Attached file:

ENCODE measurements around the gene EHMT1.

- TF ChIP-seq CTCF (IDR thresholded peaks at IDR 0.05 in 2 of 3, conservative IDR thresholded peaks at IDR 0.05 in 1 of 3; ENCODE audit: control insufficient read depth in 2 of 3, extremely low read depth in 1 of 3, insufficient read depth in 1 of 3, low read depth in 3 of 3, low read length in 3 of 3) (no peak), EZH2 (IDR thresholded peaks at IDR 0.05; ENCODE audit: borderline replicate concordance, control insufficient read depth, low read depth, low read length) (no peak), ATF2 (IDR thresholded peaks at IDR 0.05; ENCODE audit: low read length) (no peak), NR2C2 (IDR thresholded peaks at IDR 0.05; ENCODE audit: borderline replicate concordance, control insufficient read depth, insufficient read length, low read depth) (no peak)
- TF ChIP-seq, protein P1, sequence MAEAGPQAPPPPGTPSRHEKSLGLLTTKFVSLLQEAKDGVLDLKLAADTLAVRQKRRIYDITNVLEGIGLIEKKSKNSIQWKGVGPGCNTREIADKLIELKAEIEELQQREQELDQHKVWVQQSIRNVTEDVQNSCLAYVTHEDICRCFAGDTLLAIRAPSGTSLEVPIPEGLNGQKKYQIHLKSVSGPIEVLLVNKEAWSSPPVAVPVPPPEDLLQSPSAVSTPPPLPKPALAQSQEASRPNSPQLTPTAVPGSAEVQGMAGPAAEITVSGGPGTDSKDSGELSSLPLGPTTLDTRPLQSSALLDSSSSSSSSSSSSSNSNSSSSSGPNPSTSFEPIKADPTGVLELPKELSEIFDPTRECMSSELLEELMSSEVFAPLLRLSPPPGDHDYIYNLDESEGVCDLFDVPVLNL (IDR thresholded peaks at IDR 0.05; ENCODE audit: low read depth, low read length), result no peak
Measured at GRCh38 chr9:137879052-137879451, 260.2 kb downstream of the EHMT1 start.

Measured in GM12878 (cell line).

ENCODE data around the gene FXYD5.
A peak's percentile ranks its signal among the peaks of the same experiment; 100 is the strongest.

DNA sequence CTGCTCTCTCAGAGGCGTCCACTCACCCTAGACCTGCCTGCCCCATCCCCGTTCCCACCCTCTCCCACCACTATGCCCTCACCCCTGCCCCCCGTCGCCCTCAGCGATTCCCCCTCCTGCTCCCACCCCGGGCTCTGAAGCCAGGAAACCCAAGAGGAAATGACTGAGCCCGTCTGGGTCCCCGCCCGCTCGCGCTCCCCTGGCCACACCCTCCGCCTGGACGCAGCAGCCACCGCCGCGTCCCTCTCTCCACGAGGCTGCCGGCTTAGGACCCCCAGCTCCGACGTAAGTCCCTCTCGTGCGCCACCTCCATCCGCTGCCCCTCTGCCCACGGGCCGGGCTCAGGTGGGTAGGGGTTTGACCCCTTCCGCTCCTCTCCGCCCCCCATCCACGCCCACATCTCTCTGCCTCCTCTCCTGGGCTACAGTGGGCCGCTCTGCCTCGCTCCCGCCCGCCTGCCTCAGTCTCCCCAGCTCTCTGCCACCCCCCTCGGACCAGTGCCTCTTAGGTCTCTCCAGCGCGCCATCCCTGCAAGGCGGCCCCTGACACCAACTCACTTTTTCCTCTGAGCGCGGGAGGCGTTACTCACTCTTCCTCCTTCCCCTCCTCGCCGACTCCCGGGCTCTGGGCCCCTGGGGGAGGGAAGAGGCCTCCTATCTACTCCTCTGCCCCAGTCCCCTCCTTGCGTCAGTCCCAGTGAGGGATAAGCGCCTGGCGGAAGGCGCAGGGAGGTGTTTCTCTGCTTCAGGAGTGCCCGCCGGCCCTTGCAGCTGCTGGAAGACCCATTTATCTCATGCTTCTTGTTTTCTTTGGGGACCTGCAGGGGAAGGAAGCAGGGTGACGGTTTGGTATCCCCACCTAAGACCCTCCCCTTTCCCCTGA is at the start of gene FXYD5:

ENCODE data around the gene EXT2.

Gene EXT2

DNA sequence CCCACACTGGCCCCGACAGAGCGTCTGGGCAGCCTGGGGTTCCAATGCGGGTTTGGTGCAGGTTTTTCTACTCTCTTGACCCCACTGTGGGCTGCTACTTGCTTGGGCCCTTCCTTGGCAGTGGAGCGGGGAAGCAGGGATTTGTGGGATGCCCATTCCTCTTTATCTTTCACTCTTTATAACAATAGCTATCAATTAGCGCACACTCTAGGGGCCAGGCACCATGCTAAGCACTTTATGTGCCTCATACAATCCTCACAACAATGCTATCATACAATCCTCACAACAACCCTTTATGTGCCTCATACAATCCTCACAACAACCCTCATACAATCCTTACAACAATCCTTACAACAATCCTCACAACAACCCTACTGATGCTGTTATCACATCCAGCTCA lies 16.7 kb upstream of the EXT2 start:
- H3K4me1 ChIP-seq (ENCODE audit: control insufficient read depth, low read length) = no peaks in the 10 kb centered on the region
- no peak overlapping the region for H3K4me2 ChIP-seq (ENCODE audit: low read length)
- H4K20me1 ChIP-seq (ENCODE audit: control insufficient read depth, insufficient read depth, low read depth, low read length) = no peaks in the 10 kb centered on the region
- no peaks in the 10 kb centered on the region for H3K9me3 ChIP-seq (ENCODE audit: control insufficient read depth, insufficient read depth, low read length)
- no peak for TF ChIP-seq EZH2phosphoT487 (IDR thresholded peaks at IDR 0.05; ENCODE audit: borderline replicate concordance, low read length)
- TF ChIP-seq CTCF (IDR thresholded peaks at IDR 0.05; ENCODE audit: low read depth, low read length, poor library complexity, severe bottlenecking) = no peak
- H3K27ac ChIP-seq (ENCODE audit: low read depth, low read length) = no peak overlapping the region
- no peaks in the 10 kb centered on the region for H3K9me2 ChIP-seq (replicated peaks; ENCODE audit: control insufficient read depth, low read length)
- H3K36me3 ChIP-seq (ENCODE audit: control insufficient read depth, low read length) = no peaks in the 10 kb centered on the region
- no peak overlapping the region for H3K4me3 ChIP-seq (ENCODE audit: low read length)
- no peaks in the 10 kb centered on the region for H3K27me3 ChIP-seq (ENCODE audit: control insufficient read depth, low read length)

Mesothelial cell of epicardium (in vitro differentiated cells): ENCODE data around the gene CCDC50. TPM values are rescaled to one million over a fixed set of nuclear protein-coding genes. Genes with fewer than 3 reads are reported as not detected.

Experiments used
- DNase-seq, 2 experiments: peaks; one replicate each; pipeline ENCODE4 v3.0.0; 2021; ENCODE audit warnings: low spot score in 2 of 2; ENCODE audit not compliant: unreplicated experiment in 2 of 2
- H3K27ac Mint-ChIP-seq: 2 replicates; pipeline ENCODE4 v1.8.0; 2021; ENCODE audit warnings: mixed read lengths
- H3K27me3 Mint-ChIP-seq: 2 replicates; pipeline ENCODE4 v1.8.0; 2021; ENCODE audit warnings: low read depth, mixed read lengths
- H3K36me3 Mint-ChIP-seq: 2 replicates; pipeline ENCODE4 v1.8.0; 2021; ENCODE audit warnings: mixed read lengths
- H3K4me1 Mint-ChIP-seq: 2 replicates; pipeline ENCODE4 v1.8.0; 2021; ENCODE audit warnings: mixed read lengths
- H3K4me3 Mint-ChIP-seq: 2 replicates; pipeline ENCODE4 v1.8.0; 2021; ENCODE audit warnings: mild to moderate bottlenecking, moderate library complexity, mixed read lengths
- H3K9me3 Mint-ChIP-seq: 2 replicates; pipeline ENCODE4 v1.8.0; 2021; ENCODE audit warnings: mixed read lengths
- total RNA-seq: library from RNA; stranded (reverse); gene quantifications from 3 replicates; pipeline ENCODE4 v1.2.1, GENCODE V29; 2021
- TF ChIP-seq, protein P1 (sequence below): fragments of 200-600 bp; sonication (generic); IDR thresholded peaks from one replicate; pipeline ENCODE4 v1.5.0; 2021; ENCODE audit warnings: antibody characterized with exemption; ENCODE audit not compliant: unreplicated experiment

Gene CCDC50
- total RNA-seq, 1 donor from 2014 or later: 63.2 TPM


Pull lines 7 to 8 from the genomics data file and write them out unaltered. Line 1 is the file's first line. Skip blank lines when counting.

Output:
A peak's percentile ranks its signal among the peaks of the same experiment; 100 is the strongest.

DNA sequence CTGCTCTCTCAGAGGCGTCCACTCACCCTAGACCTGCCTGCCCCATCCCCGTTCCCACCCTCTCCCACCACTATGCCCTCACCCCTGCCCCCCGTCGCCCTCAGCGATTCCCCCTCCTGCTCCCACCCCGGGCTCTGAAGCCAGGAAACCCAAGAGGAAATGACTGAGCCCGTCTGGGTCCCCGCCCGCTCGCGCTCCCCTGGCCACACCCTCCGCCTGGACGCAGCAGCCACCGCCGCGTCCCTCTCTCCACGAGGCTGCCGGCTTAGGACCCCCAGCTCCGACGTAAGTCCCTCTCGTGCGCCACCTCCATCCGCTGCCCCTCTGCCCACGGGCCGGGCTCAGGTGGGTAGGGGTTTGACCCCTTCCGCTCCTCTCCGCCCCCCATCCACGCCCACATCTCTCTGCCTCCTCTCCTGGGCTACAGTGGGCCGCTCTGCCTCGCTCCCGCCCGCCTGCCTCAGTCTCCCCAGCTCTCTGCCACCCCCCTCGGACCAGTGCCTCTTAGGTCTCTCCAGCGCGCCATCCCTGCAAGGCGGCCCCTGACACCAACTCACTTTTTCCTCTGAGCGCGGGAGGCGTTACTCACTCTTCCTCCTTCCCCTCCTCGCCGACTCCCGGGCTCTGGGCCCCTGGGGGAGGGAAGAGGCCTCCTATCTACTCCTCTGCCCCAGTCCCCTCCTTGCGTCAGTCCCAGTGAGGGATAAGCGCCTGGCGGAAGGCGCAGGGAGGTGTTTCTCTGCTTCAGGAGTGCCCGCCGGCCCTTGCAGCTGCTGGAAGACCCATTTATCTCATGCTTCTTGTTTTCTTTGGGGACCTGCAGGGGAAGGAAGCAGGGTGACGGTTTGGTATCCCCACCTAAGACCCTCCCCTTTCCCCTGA is at the start of gene FXYD5: